FIG. 5B illustrates the wedge members (110) in a final state, wherein the protrusion (250) of the saddle (120) is in a final position (340, FIG. 4). It is also of note that the lower portion (380) of the wedge members (110) has contacted the stop (390) of the saddle (120). As illustrated in FIG. 5A, the channel (290, FIG. 2) is in a relatively uncompressed state, with the protrusion (250) in the first position (320, FIG. 4). As illustrated in FIG. 5B, the channel (290, FIG. 2) is in a fully compressed state, with the protrusion (250) in a final position (340, FIG. 4). As previously described the channel (290, FIG. 2) may be placed in a partially compressed state by maintaining the protrusion (250) within the longitudinal slot (330) of the wedge members (110) between the first position (320, FIG. 4) and the final position (340, FIG. 4). The compression of the channel (290, FIG. 2) is caused, at least in part, by the wedge members (110) being inserted between the saddle (120) and the body (130, FIGS. 1 and 6) as will be described in greater detail below.

Prior to the details of the interaction of the wedge members (110) and saddle (120) and the body (130), we briefly examine the body (130) as illustrated according to one exemplary embodiment in FIG. 6. The importance of the body is in both the securement of the head of a pedicle screw and the securement of a rod within the tulip assembly. As illustrated, the body (130) is substantially cylindrical with tulip walls defining a channel wherein a rod may be placed. The body (130) has a through bore extending from the proximal end (610) to the distal end (620) configured to receive a saddle (120, FIG. 1). A saddle (120, FIG. 1) may be inserted from the proximal end (610) and subsequently secured to the body (130). The securement of the body (130) to the saddle (120) may be accomplished, according to one exemplary embodiment, by inserting pins through slots (not shown) in the body (130) and into slots (260, FIG. 2) in the saddle (120, FIG. 2). The body is configured with a varying inner diameter, wherein the inner diameter is configured to interact with a saddle to capture and secure the head of a pedicle screw. The manner of interaction between the various features is best described in conjunction with cross sectional views and will be described below.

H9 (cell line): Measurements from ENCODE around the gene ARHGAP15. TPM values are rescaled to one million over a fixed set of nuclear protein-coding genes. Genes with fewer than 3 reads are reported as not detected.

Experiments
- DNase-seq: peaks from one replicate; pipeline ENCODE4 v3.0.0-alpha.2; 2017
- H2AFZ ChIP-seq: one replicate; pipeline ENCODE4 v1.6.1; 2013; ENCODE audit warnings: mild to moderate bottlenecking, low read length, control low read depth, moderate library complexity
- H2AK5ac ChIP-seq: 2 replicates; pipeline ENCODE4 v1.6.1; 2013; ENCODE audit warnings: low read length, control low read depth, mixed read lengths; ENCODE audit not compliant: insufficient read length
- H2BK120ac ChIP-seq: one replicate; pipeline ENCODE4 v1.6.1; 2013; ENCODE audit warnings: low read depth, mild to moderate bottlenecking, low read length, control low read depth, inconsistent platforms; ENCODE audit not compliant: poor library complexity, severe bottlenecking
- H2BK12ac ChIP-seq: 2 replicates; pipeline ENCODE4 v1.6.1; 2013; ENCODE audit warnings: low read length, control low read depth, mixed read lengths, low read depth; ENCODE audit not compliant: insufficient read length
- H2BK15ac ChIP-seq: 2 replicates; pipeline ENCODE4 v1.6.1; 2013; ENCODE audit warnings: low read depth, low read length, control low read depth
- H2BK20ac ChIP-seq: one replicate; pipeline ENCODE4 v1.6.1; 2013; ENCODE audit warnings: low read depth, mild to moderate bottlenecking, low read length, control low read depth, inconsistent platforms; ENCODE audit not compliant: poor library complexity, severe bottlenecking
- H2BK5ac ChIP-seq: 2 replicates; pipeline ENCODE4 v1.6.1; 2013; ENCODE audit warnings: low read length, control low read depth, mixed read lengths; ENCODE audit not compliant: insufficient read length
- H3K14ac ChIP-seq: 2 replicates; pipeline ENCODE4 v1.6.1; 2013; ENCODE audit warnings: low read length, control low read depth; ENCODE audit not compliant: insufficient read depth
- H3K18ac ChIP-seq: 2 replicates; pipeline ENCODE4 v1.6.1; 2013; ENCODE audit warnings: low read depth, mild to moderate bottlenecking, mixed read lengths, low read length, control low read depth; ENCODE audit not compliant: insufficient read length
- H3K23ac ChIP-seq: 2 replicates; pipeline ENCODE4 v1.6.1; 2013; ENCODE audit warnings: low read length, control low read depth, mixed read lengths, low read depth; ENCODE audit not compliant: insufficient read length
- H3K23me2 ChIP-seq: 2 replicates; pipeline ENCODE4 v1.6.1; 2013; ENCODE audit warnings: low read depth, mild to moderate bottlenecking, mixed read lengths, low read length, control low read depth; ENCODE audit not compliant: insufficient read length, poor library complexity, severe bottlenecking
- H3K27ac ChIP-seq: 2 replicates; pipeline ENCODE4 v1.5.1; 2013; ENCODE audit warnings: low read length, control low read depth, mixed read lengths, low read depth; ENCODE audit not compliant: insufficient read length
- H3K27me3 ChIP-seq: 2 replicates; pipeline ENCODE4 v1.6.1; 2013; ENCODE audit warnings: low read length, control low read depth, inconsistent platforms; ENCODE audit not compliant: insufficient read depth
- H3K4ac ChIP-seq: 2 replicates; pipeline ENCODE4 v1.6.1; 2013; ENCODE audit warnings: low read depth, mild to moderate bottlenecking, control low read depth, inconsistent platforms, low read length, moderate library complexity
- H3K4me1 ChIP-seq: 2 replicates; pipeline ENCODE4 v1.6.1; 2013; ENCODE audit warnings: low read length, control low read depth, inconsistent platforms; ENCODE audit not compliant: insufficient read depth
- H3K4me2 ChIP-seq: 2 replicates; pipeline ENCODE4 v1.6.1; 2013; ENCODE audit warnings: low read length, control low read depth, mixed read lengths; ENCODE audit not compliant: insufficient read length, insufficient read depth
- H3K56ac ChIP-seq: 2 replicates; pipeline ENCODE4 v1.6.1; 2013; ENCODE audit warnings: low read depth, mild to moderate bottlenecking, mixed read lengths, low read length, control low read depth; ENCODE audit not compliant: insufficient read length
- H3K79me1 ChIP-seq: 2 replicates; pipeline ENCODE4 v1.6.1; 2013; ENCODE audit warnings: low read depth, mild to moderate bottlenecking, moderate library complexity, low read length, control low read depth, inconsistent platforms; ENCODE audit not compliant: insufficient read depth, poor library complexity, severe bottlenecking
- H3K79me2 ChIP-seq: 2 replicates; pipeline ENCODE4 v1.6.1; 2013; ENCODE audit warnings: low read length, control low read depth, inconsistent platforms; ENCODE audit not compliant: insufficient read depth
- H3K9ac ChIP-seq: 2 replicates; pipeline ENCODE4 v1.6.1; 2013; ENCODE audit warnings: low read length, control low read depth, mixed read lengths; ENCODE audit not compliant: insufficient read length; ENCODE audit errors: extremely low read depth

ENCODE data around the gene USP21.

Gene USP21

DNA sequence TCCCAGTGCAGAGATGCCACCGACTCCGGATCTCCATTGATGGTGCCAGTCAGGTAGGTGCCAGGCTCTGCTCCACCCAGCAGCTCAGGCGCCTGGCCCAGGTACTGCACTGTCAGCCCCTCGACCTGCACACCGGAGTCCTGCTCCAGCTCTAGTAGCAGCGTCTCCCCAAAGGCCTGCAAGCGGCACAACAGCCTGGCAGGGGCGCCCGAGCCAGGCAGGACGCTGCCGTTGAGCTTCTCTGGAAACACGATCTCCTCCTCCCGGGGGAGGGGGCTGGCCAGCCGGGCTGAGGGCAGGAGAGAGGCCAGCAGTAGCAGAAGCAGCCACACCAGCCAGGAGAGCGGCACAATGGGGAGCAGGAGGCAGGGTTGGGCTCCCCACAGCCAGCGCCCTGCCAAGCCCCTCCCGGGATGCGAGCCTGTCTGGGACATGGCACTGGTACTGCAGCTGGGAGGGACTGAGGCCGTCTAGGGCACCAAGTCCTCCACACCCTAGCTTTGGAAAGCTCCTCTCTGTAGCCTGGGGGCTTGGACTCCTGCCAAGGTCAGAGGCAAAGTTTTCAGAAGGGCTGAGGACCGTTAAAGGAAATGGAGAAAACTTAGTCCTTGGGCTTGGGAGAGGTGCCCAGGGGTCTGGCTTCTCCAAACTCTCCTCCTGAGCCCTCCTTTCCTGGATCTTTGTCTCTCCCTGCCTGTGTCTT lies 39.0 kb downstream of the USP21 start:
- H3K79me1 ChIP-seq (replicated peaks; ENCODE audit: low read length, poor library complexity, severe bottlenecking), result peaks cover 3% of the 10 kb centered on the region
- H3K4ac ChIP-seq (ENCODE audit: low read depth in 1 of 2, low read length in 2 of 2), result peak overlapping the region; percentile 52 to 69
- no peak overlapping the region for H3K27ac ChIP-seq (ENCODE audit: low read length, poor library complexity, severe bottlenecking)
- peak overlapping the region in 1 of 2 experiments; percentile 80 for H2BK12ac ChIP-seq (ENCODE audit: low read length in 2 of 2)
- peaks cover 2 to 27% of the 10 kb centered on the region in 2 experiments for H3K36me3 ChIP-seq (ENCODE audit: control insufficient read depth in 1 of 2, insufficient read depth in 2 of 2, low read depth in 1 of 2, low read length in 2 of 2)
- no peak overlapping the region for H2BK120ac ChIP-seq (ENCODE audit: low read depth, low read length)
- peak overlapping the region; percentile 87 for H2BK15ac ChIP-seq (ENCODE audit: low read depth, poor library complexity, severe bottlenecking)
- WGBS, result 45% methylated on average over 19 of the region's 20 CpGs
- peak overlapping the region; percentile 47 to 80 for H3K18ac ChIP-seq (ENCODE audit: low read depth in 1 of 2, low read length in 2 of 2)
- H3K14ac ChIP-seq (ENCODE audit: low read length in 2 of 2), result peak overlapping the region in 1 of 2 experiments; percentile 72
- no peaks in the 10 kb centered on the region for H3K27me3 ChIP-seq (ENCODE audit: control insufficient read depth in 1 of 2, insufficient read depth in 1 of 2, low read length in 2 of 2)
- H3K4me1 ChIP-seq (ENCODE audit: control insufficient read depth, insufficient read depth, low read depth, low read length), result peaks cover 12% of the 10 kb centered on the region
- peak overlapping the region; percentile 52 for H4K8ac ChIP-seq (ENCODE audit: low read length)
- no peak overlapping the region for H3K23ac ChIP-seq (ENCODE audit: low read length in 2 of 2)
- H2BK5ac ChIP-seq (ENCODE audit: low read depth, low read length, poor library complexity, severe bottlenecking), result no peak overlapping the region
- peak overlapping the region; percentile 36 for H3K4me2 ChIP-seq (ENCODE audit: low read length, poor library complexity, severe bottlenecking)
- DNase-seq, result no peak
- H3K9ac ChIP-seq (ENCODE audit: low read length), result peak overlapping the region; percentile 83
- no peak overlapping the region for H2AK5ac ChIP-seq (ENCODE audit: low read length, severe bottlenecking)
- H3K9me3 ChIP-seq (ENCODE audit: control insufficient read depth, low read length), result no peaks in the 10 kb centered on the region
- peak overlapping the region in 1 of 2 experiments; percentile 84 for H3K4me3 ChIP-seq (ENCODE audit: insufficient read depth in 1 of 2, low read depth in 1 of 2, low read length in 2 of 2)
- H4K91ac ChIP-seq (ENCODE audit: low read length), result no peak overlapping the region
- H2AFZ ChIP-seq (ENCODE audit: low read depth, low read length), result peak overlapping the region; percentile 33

FIG. 7A is a cross sectional view of a tulip assembly comprising a body (130), a saddle (120), and wedge members (110) prior to attachment of a pedicle screw (140) and insertion of a rod (100), according to one exemplary embodiment. As illustrated in FIG. 7A and the subsequent figures, the tulip assembly is fully constructed prior to attachment to a pedicle screw (140) and prior to insertion of a rod (100), according to one exemplary embodiment. According to alternative embodiments, the order of coupling the saddle (120) to the body (130), coupling the wedge members (110) to the saddle (120), snapping a rod (100) within the channel (290) of the saddle (120), and capturing the head (155) of a pedicle screw (140) may be performed in any order desired.

Returning to FIG. 7A, it can be seen that the saddle (120) has an opening (295) configured to receive the head (155) of a pedicle screw (140). The opening (295) has an entrance diameter (705) smaller than the diameter of the head (155) of the pedicle screw (140). Consequently, when the head (155) is inserted into the opening (295), the entrance diameter (705) of the saddle (120) is forced to expand and receive the head (155). The expansion of the saddle (120) is aided by longitudinal slots (230, FIG. 2) and expansion reliefs (240, FIG. 2) previously described herein. Once the widest diameter of the pedicle screw head (155) has passed the entrance diameter (705), the entrance diameter (705) retracts and the head (155) of the pedicle screw (140) is captured within the opening (295) with the widest diameter of the head (155) corresponding to the middle diameter (710) of the opening (295). According to one exemplary embodiment, the middle diameter (710) is approximately the same diameter as the widest diameter of the head (155) of the pedicle screw (140). However, the middle diameter (710) may be slightly smaller than the widest diameter of the head (155) of the pedicle screw (140) in order to provide some slight friction that may aid in maintaining the relative position of the saddle (120) relative to the pedicle screw prior to locking of the assembly. As used herein, and in the appended claims, the term “approximately as large as,” when referring to the diameter of the saddle openings, shall be interpreted as including slight variations between the comparable diameters.